“Christianity is a Middle Eastern religion,” Charles Kimball said.
There are between 14 and 17 million Christians in the Middle East today, but many struggle to understand or remain unaware of their traditions and history.
Kimball is the director of religious studies at the University of Oklahoma. He is the author of five books, including When Religion Becomes Lethal. His lecture at 2 p.m. Wednesday in the Hall of Philosophy was “Christians in Iran: Before and After the 1979 Revolution.”
Kimball opened his lecture with a quote from the first chapter of his book, called “Christmas with the Ayatollah.” From 1977 to 1978, Kimball lived in Cairo as a part of his Harvard doctoral program; it was during this time that Anwar Sadat announced he would travel to Israel to attempt peace talks. He said these two experiences, his time spent in Egypt and the 1979 Iranian revolution, “set me on a 30-year path, exploring what in the world is going on in terms of religion and politics, especially in the Middle East, but also here in the United States.”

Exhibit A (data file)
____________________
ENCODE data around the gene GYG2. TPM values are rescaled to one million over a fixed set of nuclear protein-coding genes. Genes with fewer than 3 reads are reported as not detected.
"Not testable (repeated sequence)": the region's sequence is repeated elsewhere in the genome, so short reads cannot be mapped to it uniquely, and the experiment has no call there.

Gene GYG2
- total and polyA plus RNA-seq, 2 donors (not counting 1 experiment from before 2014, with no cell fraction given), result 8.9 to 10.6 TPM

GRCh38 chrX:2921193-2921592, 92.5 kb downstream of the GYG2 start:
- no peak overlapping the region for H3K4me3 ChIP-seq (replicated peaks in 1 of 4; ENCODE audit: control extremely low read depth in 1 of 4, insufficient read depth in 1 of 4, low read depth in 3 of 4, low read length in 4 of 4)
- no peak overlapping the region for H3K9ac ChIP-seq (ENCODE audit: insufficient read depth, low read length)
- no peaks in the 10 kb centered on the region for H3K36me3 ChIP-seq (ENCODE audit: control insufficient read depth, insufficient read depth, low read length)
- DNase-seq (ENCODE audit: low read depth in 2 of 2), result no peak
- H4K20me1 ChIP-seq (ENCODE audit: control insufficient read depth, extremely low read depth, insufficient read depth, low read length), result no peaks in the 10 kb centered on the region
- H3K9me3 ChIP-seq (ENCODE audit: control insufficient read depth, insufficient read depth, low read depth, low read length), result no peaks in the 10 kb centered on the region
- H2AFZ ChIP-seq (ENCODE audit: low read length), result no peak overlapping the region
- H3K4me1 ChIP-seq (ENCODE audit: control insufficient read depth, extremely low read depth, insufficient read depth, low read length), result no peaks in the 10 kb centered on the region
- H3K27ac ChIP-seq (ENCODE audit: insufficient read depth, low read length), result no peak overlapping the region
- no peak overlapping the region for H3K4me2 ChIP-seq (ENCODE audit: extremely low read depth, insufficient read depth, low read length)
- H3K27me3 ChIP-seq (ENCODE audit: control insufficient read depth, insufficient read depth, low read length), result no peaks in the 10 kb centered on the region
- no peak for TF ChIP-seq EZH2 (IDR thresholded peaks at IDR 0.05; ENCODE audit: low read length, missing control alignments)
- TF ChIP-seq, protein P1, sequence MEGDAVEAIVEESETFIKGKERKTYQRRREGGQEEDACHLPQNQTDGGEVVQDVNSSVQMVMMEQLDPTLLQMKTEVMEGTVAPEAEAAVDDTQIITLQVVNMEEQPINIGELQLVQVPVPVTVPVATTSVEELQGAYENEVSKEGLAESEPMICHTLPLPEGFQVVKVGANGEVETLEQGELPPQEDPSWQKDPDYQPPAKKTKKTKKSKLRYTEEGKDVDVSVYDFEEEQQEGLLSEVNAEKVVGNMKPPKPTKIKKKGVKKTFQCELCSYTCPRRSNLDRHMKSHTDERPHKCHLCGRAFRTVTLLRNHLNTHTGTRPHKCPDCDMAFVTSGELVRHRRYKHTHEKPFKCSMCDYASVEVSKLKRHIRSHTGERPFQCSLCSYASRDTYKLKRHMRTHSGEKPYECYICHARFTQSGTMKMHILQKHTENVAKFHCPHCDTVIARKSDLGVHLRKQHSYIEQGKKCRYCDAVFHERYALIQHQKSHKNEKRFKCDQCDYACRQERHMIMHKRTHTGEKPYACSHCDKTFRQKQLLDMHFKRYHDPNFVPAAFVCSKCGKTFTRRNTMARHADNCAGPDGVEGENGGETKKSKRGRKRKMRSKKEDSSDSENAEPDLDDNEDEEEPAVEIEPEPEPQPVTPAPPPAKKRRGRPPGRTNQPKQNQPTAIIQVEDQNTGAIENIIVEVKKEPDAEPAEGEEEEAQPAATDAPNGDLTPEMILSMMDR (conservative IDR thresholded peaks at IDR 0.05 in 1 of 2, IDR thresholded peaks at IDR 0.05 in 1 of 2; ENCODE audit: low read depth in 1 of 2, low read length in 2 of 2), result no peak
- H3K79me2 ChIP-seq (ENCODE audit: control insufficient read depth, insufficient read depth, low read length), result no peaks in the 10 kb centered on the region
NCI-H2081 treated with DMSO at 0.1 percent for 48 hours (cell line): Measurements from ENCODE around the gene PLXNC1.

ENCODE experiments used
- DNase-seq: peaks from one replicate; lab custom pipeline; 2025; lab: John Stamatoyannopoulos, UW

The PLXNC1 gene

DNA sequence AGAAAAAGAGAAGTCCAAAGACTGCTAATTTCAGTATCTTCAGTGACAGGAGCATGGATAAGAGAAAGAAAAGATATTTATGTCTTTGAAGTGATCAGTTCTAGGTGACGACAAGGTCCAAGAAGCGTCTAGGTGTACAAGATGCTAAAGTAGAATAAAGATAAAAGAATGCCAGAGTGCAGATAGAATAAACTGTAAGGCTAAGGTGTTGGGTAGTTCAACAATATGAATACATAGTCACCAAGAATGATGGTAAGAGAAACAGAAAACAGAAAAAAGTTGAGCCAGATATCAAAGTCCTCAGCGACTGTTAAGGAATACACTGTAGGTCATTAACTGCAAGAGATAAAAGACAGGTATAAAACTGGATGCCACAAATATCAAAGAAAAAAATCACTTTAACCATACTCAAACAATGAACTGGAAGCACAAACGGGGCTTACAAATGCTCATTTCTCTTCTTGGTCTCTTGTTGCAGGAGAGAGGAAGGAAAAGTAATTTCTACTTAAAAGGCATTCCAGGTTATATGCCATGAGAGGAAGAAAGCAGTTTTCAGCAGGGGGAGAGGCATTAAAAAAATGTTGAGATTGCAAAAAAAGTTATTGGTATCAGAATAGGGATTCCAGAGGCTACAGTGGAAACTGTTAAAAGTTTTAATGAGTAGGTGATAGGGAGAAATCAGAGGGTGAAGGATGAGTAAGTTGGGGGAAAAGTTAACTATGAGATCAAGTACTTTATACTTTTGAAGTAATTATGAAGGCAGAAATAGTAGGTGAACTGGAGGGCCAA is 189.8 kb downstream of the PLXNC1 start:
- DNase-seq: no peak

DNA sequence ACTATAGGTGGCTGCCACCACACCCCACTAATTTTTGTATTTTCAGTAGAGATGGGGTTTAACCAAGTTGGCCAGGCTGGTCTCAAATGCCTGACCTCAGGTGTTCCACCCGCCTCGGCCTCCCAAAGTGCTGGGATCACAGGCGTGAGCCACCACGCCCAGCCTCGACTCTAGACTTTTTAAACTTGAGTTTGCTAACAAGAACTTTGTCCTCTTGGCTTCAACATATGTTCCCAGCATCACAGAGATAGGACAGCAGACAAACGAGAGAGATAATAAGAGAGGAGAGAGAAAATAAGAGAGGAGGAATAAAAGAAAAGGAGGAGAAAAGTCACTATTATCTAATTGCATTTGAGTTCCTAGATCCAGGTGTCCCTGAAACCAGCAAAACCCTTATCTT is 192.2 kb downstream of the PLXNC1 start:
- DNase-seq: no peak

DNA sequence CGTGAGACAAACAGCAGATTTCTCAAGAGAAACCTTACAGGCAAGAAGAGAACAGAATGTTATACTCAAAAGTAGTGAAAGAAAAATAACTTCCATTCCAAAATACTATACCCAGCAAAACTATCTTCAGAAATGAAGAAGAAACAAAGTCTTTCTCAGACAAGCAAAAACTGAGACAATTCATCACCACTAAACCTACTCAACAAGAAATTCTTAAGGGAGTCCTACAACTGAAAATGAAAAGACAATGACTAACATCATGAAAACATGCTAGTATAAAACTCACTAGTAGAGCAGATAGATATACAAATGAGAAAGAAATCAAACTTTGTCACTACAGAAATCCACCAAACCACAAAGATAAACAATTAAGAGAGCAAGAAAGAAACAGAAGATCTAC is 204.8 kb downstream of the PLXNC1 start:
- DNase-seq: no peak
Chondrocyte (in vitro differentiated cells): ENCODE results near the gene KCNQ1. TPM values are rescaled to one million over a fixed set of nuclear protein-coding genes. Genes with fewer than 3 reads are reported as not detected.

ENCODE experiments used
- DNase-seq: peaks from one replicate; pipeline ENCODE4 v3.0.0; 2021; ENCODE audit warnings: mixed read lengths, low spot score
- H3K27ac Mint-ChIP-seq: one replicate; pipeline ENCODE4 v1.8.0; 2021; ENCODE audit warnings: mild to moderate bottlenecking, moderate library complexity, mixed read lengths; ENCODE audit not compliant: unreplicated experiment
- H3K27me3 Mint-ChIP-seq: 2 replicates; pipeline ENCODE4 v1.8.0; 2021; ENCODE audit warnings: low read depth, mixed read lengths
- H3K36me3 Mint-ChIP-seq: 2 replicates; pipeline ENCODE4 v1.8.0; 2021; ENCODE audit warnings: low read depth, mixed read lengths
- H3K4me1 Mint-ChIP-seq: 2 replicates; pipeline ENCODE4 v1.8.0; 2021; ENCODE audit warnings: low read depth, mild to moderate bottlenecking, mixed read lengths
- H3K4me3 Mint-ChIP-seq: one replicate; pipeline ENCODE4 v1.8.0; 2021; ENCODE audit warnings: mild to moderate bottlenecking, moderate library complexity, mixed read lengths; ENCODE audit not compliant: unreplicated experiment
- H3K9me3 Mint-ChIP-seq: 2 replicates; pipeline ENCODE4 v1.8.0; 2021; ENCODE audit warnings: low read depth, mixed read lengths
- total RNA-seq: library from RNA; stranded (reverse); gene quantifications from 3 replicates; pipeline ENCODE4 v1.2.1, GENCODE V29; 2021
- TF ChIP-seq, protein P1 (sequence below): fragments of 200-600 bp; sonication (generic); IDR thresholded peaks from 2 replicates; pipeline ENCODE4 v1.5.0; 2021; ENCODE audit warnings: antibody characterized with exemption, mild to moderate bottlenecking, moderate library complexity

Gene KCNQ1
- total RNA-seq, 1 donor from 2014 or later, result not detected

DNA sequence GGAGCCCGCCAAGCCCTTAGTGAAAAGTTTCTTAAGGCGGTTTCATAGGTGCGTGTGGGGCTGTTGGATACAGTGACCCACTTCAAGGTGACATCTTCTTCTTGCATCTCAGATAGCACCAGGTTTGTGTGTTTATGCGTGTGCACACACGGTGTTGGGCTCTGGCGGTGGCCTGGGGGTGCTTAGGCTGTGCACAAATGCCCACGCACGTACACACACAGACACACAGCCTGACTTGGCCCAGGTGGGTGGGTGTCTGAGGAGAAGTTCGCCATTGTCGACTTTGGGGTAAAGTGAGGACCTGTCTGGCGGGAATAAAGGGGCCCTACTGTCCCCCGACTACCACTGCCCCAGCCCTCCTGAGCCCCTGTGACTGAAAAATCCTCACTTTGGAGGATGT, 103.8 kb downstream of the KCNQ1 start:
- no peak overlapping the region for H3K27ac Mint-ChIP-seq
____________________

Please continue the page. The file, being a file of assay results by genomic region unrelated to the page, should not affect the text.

Kimball set out to explain the presence of Christianity in the Middle East.
“Most of us, in the West, especially, know very little about the Christian communities in the Middle East,” Kimball said. “There is an abysmal ignorance that accompanies any awareness … and I think there is a form of intellectual imperialism at work among many in this process.”
This intellectual imperialism is the idea that Christianity can’t spread without the help of western missionaries. It’s not true, Kimball said.
“It’s good to remember at the outset that the Middle East is the place where Christianity began,” he said.
Yet church history in western seminaries tends to ignore Middle Eastern churches, though there are several prominent denominations specific to these countries that are believed to have their foundations in the work of biblical disciples.
“For the Christians in these communities that date themselves back to the earliest centuries of Christianity, these are the traditions that they’ve always held,” he said. “They were founded by the disciples themselves, and they continue to be a presence and witness, down through the centuries … whether we were paying them attention here or not.”